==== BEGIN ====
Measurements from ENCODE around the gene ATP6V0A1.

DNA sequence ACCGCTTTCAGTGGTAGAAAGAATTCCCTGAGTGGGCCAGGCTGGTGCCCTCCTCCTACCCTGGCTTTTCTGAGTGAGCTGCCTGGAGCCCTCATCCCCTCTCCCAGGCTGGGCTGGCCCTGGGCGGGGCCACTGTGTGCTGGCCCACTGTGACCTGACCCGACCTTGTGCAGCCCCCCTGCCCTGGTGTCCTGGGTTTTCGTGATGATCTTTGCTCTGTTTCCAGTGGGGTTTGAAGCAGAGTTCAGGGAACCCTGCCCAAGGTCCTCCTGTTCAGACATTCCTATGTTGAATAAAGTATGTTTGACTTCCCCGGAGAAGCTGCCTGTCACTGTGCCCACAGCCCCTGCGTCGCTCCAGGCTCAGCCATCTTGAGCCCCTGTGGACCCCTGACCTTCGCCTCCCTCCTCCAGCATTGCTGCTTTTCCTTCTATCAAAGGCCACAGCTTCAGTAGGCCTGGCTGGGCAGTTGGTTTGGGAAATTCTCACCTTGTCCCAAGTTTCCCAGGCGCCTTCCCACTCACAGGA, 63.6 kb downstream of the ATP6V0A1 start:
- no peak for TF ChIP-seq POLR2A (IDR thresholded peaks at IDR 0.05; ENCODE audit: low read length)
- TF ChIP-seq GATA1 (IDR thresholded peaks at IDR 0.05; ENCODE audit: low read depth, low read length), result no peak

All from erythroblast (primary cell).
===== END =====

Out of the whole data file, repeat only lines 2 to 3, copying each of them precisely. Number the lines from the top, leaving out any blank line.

DNA sequence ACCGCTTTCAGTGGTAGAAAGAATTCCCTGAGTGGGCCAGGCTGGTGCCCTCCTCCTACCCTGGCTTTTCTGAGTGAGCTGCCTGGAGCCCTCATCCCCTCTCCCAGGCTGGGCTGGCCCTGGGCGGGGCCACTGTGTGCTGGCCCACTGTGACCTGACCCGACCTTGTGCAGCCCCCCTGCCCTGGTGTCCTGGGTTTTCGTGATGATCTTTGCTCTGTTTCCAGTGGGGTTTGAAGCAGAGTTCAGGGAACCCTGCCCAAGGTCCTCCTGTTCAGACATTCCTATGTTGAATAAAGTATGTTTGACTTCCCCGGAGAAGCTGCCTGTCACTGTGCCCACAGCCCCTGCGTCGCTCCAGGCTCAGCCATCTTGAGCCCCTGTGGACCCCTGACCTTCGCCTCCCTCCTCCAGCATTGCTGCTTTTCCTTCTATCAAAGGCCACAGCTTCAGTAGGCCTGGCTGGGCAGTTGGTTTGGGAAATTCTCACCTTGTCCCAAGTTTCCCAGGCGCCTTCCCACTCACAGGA, 63.6 kb downstream of the ATP6V0A1 start:
- no peak for TF ChIP-seq POLR2A (IDR thresholded peaks at IDR 0.05; ENCODE audit: low read length)